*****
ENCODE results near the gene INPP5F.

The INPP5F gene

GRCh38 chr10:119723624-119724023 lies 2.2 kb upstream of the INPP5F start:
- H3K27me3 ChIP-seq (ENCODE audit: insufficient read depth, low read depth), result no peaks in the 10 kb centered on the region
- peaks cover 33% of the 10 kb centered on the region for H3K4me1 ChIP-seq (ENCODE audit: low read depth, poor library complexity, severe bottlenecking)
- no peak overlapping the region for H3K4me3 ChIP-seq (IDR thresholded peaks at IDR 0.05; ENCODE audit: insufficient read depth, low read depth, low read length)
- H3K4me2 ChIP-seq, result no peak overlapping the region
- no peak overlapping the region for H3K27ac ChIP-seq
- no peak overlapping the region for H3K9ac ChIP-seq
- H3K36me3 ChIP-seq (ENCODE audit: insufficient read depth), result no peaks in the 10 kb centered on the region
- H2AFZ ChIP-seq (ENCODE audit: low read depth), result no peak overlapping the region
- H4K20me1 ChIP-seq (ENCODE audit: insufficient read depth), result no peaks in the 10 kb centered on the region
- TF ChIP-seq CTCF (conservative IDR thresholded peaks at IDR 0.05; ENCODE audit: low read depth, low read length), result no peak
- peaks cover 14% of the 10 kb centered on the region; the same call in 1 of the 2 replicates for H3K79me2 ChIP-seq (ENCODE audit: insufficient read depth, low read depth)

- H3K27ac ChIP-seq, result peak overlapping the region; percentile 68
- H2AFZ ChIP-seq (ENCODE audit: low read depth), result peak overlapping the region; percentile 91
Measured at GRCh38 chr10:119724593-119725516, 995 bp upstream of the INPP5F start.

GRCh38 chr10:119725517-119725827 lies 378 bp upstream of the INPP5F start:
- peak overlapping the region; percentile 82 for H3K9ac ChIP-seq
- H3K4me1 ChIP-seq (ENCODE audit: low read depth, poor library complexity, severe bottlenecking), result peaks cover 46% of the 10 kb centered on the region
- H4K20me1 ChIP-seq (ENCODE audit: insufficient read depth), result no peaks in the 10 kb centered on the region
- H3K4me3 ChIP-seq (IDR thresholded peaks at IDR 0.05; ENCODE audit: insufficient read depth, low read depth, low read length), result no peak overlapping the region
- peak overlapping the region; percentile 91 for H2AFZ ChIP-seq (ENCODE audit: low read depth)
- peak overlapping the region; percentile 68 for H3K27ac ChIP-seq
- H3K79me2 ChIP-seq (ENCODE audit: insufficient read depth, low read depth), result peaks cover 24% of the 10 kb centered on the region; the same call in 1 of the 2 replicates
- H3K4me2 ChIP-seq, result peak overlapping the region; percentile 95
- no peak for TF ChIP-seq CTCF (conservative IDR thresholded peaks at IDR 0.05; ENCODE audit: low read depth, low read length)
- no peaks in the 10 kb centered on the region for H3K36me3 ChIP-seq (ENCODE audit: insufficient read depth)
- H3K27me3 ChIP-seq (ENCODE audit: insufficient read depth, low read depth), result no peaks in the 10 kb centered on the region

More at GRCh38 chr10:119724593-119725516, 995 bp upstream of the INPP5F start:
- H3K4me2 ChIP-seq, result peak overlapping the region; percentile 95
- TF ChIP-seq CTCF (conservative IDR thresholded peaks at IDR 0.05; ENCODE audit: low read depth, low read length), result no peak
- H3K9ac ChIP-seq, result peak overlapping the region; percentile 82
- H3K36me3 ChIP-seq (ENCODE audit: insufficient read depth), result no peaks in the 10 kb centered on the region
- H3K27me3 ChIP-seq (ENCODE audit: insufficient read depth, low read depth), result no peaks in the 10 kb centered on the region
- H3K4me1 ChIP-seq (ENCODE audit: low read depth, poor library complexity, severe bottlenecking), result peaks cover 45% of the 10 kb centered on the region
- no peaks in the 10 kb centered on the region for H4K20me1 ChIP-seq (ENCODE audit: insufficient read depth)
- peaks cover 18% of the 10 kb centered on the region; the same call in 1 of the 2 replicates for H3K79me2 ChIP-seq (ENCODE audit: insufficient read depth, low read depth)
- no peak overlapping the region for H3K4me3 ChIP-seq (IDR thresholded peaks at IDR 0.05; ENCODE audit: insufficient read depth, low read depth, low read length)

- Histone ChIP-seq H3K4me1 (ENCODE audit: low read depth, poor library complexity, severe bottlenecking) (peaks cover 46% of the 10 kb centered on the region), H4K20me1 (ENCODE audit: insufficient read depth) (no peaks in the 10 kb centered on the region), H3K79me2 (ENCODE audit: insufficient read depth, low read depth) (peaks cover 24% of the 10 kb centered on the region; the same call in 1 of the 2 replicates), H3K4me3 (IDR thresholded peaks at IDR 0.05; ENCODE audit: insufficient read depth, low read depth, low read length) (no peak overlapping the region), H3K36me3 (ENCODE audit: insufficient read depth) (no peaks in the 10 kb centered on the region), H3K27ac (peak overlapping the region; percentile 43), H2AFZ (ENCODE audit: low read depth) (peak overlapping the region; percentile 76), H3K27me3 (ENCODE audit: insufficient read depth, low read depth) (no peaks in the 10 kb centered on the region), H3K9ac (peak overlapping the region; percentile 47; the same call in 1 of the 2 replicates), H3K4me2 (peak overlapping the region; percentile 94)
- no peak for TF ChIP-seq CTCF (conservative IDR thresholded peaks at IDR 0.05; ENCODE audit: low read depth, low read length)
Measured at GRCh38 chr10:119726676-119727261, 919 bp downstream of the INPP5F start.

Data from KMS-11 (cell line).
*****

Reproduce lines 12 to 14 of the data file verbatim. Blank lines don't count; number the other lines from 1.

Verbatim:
- H4K20me1 ChIP-seq (ENCODE audit: insufficient read depth), result no peaks in the 10 kb centered on the region
- TF ChIP-seq CTCF (conservative IDR thresholded peaks at IDR 0.05; ENCODE audit: low read depth, low read length), result no peak
- peaks cover 14% of the 10 kb centered on the region; the same call in 1 of the 2 replicates for H3K79me2 ChIP-seq (ENCODE audit: insufficient read depth, low read depth)